Sunday, February 7, 2010

Ao Dai, gender equality

Every Lunar new years, before college, me and my family and friends would go to the Tet festival to enjoy the festivities. One of the main attractions is Ms. Vietnam pageant. After reading Professor Valverde's "Ao Dai revival" article and browsing this year's SDTet's Ms. Vietnam contestants I'm suddenly struck by something new; this year's SDTet includes a Mr. Vietnam. Something I never noticed.

I found this interesting because Professor's Valverde's article discusses how the Ao Dai's revival has become a very symbolic icon for Vietnamese women. But where is the Vietnamese counterpart for Vietnamese men? Perplexed by this question I decided to pay attention to what Mr.Vietnam is wearing. Right off the back, I noticed that there were much less contestants than Ms. Vietnam. I found it even more interesting that Mr.Vietnam contestants all wore dress shirts instead of something traditional like an Ao Dai. I guess it's silly to expect Mr.Vietnam to wear an Ao Dai because it has become so feminized and iconic for Vietnamese women, that a man wearing it would make him appear less masculine. So then this situation begs the question why isn't there something traditional for Vietnamese men?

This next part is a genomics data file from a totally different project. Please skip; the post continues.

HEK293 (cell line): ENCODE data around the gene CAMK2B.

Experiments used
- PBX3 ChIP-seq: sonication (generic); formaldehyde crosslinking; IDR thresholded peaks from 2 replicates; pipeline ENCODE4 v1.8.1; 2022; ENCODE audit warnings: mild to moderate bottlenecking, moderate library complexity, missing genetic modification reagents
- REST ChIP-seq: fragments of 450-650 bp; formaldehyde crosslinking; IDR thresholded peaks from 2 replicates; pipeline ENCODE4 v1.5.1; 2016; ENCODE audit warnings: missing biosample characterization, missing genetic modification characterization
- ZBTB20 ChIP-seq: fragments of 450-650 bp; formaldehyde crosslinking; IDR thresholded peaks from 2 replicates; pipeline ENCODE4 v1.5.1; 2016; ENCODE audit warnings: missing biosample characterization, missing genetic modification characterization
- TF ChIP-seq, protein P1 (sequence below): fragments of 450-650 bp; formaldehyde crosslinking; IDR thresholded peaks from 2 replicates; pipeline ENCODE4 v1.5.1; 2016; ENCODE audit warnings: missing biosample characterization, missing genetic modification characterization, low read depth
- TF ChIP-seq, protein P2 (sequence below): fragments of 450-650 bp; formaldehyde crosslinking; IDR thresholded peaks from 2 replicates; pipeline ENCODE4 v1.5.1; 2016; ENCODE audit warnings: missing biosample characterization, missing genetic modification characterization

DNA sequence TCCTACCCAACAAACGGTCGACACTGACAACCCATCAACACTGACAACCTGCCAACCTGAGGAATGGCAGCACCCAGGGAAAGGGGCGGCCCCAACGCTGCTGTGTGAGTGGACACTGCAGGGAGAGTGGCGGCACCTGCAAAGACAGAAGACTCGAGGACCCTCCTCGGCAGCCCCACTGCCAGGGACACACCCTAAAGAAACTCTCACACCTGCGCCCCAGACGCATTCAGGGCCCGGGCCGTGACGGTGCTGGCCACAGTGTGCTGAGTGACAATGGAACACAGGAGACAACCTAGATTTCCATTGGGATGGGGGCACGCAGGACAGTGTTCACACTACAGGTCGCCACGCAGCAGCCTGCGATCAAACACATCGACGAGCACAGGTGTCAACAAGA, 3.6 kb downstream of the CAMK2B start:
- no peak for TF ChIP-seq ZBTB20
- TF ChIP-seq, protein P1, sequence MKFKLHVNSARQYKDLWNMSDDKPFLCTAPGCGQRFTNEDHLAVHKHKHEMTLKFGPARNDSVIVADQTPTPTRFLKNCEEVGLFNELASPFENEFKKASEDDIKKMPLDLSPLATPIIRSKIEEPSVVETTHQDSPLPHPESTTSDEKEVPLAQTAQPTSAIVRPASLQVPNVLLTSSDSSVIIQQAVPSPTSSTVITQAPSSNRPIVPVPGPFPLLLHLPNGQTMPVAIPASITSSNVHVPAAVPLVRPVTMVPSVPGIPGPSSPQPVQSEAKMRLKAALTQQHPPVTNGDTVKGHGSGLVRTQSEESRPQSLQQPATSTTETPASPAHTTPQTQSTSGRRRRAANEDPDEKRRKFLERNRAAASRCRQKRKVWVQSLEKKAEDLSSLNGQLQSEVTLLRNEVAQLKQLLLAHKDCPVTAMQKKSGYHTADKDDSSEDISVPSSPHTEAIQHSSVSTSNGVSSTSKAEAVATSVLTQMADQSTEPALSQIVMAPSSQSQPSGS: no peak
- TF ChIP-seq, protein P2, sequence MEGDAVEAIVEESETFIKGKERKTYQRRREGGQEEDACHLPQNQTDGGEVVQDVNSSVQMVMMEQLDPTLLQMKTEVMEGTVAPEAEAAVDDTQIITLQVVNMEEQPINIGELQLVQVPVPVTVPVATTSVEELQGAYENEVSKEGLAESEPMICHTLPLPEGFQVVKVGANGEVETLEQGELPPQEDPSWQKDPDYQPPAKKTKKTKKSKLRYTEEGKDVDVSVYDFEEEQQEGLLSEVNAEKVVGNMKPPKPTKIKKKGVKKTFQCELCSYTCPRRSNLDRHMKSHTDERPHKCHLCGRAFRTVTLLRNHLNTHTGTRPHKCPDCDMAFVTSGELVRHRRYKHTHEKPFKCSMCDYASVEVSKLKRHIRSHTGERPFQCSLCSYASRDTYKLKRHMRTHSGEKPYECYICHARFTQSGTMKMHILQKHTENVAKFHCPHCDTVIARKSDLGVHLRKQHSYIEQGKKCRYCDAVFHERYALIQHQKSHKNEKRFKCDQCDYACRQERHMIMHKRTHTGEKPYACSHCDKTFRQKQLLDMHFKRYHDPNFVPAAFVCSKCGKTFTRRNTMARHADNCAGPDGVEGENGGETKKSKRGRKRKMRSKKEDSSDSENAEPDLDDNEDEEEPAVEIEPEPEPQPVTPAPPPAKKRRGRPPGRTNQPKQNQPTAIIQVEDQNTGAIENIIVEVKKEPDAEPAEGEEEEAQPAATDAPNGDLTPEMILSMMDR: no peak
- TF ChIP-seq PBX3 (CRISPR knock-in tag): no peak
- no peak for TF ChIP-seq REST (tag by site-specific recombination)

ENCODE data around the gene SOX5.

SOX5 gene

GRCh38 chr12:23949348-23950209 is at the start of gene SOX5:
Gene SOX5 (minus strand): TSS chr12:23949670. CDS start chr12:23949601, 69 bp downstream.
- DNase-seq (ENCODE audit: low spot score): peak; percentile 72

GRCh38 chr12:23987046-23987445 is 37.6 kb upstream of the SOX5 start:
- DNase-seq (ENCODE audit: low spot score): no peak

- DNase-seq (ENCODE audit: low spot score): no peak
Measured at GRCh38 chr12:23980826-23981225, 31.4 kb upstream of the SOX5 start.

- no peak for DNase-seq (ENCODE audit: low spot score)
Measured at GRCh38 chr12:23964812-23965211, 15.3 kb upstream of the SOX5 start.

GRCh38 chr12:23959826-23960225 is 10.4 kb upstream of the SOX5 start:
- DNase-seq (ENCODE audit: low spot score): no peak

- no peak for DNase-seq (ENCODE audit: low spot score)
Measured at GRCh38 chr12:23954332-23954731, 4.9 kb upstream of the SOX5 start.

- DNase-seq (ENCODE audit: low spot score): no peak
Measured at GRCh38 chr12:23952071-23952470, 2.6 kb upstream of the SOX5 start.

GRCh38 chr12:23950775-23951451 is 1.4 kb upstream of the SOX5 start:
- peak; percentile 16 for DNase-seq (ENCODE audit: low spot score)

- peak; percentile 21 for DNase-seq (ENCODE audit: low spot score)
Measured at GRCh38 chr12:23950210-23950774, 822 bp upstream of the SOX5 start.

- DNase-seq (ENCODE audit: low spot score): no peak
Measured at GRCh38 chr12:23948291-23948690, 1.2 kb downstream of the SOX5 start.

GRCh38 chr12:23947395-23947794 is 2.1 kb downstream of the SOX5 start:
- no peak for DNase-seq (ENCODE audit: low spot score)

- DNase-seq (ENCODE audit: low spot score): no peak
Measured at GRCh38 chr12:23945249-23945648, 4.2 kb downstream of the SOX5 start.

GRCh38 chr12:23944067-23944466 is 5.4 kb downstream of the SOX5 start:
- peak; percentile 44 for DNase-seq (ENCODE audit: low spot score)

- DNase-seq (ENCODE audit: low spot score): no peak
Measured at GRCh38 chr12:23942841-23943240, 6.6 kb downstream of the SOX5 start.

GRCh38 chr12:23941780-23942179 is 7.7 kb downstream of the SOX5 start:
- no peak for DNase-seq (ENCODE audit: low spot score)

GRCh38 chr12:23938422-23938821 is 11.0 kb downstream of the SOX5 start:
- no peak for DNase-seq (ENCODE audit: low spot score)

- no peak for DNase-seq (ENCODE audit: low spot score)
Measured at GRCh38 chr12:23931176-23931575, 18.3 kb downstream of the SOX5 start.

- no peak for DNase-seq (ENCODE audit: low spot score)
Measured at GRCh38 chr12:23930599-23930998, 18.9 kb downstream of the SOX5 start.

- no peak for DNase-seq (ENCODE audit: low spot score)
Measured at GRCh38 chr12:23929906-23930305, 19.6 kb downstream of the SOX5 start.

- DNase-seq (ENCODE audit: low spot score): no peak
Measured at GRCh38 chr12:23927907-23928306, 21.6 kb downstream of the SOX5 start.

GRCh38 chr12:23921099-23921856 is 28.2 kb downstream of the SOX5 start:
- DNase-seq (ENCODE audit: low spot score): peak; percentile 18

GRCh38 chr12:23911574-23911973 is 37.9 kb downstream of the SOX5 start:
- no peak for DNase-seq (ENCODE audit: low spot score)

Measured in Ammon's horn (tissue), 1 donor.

In the reviving of the Ao Dai, how come it has leaned more towards a feminine piece of clothing, and not gender neutral like it was? I ask this, because during my Paris by Night study session with my research group, I noticed a lot of the male backup dancers and singers wearing Ao Dai and it really was not so feminine at all. I think the reviving of the Ao Dai is great, but why not construct two distinct versions for each gender?

Look how cool President Bush looks in one!

An update on the compact challenge, I'm doing great still. But I'll probably have some problems this tet weekend, when we're in SF and wandering the city.

Post # 6
Hoa Truong

Outside source :
Inside source: Valverde, Kieu Linh Caroline Ed. 2006. Ao Dai: A Modern Design Coming of Age. San Jose: Association for Viet Arts and San Jose Museum of Quilts and Textiles.

Pictures from SDtet and

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